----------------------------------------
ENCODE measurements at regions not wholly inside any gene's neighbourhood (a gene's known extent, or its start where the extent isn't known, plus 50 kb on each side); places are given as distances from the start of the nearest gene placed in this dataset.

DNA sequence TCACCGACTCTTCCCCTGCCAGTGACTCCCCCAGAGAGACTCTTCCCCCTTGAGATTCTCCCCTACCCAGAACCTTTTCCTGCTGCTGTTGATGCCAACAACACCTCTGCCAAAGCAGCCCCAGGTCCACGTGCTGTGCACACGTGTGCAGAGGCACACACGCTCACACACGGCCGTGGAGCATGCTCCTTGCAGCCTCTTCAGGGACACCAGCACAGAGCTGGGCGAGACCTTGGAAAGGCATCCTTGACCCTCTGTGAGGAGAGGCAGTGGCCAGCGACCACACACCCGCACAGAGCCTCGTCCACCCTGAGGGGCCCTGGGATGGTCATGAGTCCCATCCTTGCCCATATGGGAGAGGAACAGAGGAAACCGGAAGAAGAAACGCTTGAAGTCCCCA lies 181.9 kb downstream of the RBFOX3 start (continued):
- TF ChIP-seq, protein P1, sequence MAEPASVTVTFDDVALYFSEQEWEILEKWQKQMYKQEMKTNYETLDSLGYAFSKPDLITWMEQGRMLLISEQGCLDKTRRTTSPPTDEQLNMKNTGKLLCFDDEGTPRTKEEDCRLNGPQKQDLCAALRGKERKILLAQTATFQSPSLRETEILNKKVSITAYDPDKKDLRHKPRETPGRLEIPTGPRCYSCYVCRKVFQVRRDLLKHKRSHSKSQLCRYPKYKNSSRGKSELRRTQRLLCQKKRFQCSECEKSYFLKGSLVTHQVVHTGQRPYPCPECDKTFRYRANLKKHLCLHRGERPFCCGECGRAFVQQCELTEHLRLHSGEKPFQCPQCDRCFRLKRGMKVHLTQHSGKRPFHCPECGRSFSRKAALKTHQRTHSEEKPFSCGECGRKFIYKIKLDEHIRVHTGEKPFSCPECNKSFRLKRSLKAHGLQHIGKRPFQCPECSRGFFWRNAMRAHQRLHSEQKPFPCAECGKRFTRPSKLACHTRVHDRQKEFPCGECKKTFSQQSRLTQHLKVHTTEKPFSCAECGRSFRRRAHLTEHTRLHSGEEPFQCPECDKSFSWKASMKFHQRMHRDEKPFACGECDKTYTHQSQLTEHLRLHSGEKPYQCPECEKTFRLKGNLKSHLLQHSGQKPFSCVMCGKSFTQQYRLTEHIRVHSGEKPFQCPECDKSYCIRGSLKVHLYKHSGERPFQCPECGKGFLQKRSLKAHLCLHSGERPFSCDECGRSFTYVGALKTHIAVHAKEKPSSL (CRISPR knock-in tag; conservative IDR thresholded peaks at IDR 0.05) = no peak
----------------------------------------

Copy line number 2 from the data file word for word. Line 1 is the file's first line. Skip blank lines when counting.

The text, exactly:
DNA sequence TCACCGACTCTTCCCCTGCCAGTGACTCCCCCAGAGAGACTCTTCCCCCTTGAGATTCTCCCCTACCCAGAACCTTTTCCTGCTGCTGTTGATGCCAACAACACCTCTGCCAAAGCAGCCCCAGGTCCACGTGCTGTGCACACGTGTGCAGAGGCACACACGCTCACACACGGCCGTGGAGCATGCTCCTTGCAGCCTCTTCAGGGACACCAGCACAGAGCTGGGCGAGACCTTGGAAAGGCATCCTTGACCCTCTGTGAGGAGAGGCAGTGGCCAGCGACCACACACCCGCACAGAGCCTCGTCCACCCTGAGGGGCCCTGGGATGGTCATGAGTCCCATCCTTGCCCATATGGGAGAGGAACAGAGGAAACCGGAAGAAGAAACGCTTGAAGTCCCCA lies 181.9 kb downstream of the RBFOX3 start (continued):